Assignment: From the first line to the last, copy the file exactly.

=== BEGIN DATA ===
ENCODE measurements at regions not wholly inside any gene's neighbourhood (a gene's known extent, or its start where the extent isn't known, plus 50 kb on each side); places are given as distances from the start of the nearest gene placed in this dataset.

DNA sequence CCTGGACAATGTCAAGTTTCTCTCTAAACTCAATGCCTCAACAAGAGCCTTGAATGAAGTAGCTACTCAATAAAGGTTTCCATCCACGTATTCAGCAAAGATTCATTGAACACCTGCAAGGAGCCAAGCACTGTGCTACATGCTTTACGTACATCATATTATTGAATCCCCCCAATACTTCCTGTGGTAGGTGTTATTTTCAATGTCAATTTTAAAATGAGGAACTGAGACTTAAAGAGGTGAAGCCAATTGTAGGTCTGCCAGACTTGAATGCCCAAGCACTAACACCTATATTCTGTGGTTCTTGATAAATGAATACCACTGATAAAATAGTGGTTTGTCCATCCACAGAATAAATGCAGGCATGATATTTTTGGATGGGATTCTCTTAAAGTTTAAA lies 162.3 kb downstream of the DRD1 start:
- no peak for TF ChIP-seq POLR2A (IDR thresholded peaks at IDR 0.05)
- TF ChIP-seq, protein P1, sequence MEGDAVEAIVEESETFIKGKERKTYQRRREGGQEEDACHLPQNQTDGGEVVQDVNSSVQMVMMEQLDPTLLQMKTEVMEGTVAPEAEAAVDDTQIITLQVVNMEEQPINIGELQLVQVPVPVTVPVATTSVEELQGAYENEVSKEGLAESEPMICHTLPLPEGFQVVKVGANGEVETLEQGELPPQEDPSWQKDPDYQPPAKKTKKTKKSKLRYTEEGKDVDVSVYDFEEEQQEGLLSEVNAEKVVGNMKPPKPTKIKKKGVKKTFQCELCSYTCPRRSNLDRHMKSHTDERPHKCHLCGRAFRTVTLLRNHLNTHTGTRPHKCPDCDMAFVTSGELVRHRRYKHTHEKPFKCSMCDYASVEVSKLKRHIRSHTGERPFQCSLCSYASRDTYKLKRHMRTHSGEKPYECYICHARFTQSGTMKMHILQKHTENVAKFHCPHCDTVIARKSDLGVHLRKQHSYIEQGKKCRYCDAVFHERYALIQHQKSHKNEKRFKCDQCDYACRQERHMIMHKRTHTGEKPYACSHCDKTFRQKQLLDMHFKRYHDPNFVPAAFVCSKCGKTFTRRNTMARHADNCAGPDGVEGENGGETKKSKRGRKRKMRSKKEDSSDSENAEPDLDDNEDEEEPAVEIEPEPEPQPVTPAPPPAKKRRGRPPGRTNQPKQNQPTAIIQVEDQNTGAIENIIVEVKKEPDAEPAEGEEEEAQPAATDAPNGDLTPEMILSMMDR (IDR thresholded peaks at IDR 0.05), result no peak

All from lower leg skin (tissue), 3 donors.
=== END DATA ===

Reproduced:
ENCODE measurements at regions not wholly inside any gene's neighbourhood (a gene's known extent, or its start where the extent isn't known, plus 50 kb on each side); places are given as distances from the start of the nearest gene placed in this dataset.

DNA sequence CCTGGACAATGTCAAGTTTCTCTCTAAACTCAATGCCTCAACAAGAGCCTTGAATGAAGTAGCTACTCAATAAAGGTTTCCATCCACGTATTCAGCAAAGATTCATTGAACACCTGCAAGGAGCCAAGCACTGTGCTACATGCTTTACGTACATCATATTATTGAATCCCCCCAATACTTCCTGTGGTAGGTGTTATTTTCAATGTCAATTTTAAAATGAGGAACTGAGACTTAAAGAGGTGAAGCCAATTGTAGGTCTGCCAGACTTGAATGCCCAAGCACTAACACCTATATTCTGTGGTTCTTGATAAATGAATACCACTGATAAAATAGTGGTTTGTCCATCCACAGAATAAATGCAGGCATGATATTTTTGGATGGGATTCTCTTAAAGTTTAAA lies 162.3 kb downstream of the DRD1 start:
- no peak for TF ChIP-seq POLR2A (IDR thresholded peaks at IDR 0.05)
- TF ChIP-seq, protein P1, sequence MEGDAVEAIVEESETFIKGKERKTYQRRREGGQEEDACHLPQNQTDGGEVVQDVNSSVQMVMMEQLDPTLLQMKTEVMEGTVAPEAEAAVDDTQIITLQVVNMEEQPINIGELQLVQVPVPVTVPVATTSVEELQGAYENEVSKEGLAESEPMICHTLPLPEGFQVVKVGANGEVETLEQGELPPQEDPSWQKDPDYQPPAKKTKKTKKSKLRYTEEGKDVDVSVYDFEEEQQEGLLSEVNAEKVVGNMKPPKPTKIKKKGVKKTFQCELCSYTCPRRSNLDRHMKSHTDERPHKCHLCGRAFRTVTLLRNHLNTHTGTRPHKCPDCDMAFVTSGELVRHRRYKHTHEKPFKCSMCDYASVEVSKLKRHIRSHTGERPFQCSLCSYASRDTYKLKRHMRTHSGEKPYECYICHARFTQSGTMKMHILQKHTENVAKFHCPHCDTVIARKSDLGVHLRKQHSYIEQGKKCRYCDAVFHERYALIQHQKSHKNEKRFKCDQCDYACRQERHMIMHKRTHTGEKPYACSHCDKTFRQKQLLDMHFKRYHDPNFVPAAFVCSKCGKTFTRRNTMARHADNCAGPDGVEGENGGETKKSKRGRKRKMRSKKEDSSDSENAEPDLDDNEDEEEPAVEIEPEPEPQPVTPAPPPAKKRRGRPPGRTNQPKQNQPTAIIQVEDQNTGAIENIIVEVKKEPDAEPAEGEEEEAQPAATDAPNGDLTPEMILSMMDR (IDR thresholded peaks at IDR 0.05), result no peak

All from lower leg skin (tissue), 3 donors.